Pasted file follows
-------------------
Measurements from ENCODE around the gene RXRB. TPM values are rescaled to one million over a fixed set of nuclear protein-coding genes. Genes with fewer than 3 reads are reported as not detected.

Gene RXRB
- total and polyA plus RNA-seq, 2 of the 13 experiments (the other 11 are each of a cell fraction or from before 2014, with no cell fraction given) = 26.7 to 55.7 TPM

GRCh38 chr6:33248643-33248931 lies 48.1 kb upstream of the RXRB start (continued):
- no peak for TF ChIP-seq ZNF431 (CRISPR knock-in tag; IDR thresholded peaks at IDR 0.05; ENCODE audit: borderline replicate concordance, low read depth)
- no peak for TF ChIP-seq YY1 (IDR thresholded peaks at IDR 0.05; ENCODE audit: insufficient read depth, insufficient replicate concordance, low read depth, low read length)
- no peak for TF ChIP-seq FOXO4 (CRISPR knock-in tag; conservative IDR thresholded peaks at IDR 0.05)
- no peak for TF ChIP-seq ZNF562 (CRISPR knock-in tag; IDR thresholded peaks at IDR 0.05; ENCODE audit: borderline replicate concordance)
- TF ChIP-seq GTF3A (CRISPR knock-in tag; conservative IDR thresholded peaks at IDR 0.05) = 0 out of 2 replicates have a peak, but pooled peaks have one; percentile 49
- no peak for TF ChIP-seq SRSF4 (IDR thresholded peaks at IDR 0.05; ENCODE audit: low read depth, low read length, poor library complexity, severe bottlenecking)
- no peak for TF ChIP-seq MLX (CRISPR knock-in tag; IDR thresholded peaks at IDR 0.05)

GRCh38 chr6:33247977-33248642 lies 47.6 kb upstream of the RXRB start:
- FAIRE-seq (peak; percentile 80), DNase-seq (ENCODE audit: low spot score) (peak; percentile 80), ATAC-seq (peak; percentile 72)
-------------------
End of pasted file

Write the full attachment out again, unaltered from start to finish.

Measurements from ENCODE around the gene RXRB. TPM values are rescaled to one million over a fixed set of nuclear protein-coding genes. Genes with fewer than 3 reads are reported as not detected.

Gene RXRB
- total and polyA plus RNA-seq, 2 of the 13 experiments (the other 11 are each of a cell fraction or from before 2014, with no cell fraction given) = 26.7 to 55.7 TPM

GRCh38 chr6:33248643-33248931 lies 48.1 kb upstream of the RXRB start (continued):
- no peak for TF ChIP-seq ZNF431 (CRISPR knock-in tag; IDR thresholded peaks at IDR 0.05; ENCODE audit: borderline replicate concordance, low read depth)
- no peak for TF ChIP-seq YY1 (IDR thresholded peaks at IDR 0.05; ENCODE audit: insufficient read depth, insufficient replicate concordance, low read depth, low read length)
- no peak for TF ChIP-seq FOXO4 (CRISPR knock-in tag; conservative IDR thresholded peaks at IDR 0.05)
- no peak for TF ChIP-seq ZNF562 (CRISPR knock-in tag; IDR thresholded peaks at IDR 0.05; ENCODE audit: borderline replicate concordance)
- TF ChIP-seq GTF3A (CRISPR knock-in tag; conservative IDR thresholded peaks at IDR 0.05) = 0 out of 2 replicates have a peak, but pooled peaks have one; percentile 49
- no peak for TF ChIP-seq SRSF4 (IDR thresholded peaks at IDR 0.05; ENCODE audit: low read depth, low read length, poor library complexity, severe bottlenecking)
- no peak for TF ChIP-seq MLX (CRISPR knock-in tag; IDR thresholded peaks at IDR 0.05)

GRCh38 chr6:33247977-33248642 lies 47.6 kb upstream of the RXRB start:
- FAIRE-seq (peak; percentile 80), DNase-seq (ENCODE audit: low spot score) (peak; percentile 80), ATAC-seq (peak; percentile 72)